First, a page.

93% of Vermont Roads Look Like This…
Mud season has hit. Yesterday morning I pulled the town dump truck out of the ditch. I had gotten a call from one of our neighbors down in the hollow that the it was stuck opposite her house. He was putting inch and a half minus stone on the road to try to improve the mud. Fortunately when he got stuck he didn’t sit there spinning his wheels so he wasn’t really that deep in the mud, just immobilized. I was able to give him enough tension on the chain with our small tractor that he was then able to back out of the ditch and on to firmer ground.
Last winter, about this time in the spring, I pulled out someone, who will remain nameless to protect the guilty. He had spun his pickup truck wheels, all four, until the frame of the truck was firmly setting on the road surface and the wheels were buried up to the middle of the hubs in the mud. The first lesson there is not to sit and spin. The second is to stay off of soft shoulders which is really what got him to begin with. It was very difficult getting Mr. Nameless out because he was so stuck and that was just a pickup truck – not a big dump truck like today. I was glad this morning’s pull out went so smoothly.
Ours is a narrow one lane, maybe one and a half lane road. That means it is important to drive slowly and pass cautiously when you meet another car. I’ve pulled a fair number of people out of the ditches and snow banks. The only person I’ve ever refused to help was an idiot who was doing donuts in front of our house and ended up down the hill in a snow bank. People like that can walk down the mountain to call the tow truck. They endanger the lives of the rest of us and I have not sympathy for them.
How does one handle mud season?
The best thing is to avoid it. Many people go on vacation during mud season. Or stay home – same thing. Not everyone has that luxury but avoid the mud if you can.
If you must take a mud road, then drive slowly but keep going. If you stop you may sink. Sort of like the lizard skimming across the water. Too fast and you go thunk and maybe off the road. Too slow and you may be stuck there.
The best time of day to drive on the roads is early in the morning while they’re still hard from the night’s freeze. When ever possible stay off the back roads if you like your alignment, muffler and assorted other car pieces to stay in good condition. That short cut isn’t.
Avoid the grooves. Let me repeat that, stay out of the grooves. If you get in the groove, stay there because fighting your way out may be even worse, wracking your alignment, pulling a tire or sending you into the ditch. Of course, if you’ve got a car with a low belly then you’ll be asking yourself about this time why you took that muddy road to begin with. However, it can be done. We never got our mini-van stuck in the mud – mostly because we avoided the mud as much as possible! The new Econoline is much taller so it does better there.
Note that front wheel drive is far better than rear wheel drive in the mud. If you have a choice of vehicles, take the front wheel drive one into the mud road. The problem with rear wheel drive is the mud makes the front wheels lose traction and act like ball bearings. Then the rear wheels push forward trying to get ahead of the front wheels. Not pretty.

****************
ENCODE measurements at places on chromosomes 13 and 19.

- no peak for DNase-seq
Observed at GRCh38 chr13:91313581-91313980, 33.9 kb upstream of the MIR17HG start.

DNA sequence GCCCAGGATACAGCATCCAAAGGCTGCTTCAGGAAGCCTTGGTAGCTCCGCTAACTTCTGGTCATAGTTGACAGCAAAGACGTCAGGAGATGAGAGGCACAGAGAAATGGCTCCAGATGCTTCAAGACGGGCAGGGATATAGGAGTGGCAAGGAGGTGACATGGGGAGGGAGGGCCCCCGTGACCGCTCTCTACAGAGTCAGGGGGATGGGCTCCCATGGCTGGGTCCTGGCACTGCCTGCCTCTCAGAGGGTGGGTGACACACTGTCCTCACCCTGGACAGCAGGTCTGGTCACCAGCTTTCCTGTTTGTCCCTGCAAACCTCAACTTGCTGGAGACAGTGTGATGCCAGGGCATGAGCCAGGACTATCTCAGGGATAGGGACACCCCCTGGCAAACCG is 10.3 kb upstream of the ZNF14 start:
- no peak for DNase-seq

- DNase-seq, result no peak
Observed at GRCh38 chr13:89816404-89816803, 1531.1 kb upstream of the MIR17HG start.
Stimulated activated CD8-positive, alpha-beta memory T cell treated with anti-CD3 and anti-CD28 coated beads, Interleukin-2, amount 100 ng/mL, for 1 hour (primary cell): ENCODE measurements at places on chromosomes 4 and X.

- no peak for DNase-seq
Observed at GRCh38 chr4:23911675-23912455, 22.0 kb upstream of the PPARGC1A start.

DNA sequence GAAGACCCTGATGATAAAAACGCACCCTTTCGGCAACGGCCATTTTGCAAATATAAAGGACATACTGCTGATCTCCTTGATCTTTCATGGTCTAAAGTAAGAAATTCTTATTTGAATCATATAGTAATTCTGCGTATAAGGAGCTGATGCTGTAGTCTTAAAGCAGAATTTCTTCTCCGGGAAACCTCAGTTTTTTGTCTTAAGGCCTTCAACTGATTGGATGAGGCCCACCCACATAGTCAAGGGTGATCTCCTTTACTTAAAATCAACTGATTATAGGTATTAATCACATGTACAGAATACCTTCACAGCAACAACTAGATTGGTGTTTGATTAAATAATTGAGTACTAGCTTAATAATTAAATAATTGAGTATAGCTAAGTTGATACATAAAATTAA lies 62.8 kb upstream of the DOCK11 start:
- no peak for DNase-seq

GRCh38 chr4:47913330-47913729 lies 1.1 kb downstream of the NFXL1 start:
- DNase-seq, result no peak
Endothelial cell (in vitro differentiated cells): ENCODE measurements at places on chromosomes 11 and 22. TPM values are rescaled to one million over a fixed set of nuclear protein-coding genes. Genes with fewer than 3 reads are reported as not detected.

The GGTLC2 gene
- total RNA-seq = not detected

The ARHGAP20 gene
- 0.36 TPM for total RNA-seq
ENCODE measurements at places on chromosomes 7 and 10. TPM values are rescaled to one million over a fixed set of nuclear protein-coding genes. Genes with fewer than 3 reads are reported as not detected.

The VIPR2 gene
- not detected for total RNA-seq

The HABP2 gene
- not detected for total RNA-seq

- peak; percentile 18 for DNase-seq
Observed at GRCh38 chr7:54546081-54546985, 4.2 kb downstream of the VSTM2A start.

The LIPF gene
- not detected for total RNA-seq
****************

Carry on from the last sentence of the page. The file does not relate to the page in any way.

Which brings up: use a light fast touch on the steering wheel. This is much like driving on ice. Steer into the skid, er, mud.
Put the transmission in low gear and run the RPMs a bit faster. This makes it easier to handle the mud and not stall out in a tricky spot. You’re not actually trying to go fast which is why you want the lower gear.
Lastly, stay in the middle of the road so you don’t slip into the ditch. This means if you meet someone you pull slowly over and let them pass in a good spot. If you can find a spot to actually stop that’s best – let them have the road. But don’t pull over into a soft shoulder. Most dirt roads edges meander in their width so there are places to pass if you look ahead. Beware of corners because the other person is also probably in the middle of the one lane road. Fortunately during mud season you rarely meet logging trucks on the back roads since their closed to heavy loads to protect the road bed until it hardens up. BUT, sometimes big trucks are allowed on the roads early in the morning when the pack is hard from the night’s freeze so no guarantees.
Most of all, if you get stuck, don’t sit there spinning your wheels until you’re frame deep in the soup. The mud will probably harden up in the night, or maybe in a week or two and you can continue onward…
A word on paved roads – no thank you. They are too expensive, energy intensive and hard to maintain. Once a road is paved it must be repaved regularly. Fine for cities and interstate highways but I am glad we have almost none in our town. The initial installation of paving is horrendously expensive and the upkeep is a killer. Vermont winters destroy paving. A paved road is always full of bone jarring potholes except briefly after it is repaved. On a paved road idiots think they can go 75 mph – they can try that on a dirt road but it will fortunately destroy their car in short order. A dirt road is easy to keep up – it needs a little gravel added every year and grading and presto-magico, instant new surface. Inexpensive, maintainable and low upkeep. Yes, mud season is a bit inconvenient but it is over in a couple of weeks. With strategically placed culverts and ditches, also necessary for paved roads, mud is minimized. Our town road crew does an excellent job of keeping our dirt roads up to par. Give me a country (dirt) road any day!
Outdoors: 35°F/28°F Sunny
Farm House: 61°F/50°F Flop Farrowed
Tiny Cottage: 67°F/55°F